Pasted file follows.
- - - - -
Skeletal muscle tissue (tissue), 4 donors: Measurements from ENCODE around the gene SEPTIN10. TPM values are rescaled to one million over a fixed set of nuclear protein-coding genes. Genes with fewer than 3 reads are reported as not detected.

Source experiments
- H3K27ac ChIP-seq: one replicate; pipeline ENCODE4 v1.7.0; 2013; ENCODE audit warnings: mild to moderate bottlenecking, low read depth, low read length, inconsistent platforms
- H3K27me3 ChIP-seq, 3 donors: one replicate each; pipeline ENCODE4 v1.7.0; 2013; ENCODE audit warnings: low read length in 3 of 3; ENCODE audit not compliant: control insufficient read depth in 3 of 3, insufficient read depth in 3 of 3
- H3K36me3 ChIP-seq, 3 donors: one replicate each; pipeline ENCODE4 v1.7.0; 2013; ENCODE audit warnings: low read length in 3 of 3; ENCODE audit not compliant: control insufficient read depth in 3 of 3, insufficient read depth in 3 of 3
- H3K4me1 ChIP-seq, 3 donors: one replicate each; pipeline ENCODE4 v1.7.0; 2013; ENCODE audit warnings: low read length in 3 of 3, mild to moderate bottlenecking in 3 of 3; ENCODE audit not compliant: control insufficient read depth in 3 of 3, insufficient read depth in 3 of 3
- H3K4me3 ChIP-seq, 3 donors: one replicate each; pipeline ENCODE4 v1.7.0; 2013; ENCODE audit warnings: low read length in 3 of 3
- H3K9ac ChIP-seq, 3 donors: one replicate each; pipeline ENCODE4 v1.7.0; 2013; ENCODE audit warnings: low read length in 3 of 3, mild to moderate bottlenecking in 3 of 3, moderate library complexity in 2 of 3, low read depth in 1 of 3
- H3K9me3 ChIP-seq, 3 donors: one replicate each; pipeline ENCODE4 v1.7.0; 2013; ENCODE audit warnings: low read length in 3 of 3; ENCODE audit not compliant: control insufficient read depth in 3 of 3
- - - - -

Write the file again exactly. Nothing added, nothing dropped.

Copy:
Skeletal muscle tissue (tissue), 4 donors: Measurements from ENCODE around the gene SEPTIN10. TPM values are rescaled to one million over a fixed set of nuclear protein-coding genes. Genes with fewer than 3 reads are reported as not detected.

Source experiments
- H3K27ac ChIP-seq: one replicate; pipeline ENCODE4 v1.7.0; 2013; ENCODE audit warnings: mild to moderate bottlenecking, low read depth, low read length, inconsistent platforms
- H3K27me3 ChIP-seq, 3 donors: one replicate each; pipeline ENCODE4 v1.7.0; 2013; ENCODE audit warnings: low read length in 3 of 3; ENCODE audit not compliant: control insufficient read depth in 3 of 3, insufficient read depth in 3 of 3
- H3K36me3 ChIP-seq, 3 donors: one replicate each; pipeline ENCODE4 v1.7.0; 2013; ENCODE audit warnings: low read length in 3 of 3; ENCODE audit not compliant: control insufficient read depth in 3 of 3, insufficient read depth in 3 of 3
- H3K4me1 ChIP-seq, 3 donors: one replicate each; pipeline ENCODE4 v1.7.0; 2013; ENCODE audit warnings: low read length in 3 of 3, mild to moderate bottlenecking in 3 of 3; ENCODE audit not compliant: control insufficient read depth in 3 of 3, insufficient read depth in 3 of 3
- H3K4me3 ChIP-seq, 3 donors: one replicate each; pipeline ENCODE4 v1.7.0; 2013; ENCODE audit warnings: low read length in 3 of 3
- H3K9ac ChIP-seq, 3 donors: one replicate each; pipeline ENCODE4 v1.7.0; 2013; ENCODE audit warnings: low read length in 3 of 3, mild to moderate bottlenecking in 3 of 3, moderate library complexity in 2 of 3, low read depth in 1 of 3
- H3K9me3 ChIP-seq, 3 donors: one replicate each; pipeline ENCODE4 v1.7.0; 2013; ENCODE audit warnings: low read length in 3 of 3; ENCODE audit not compliant: control insufficient read depth in 3 of 3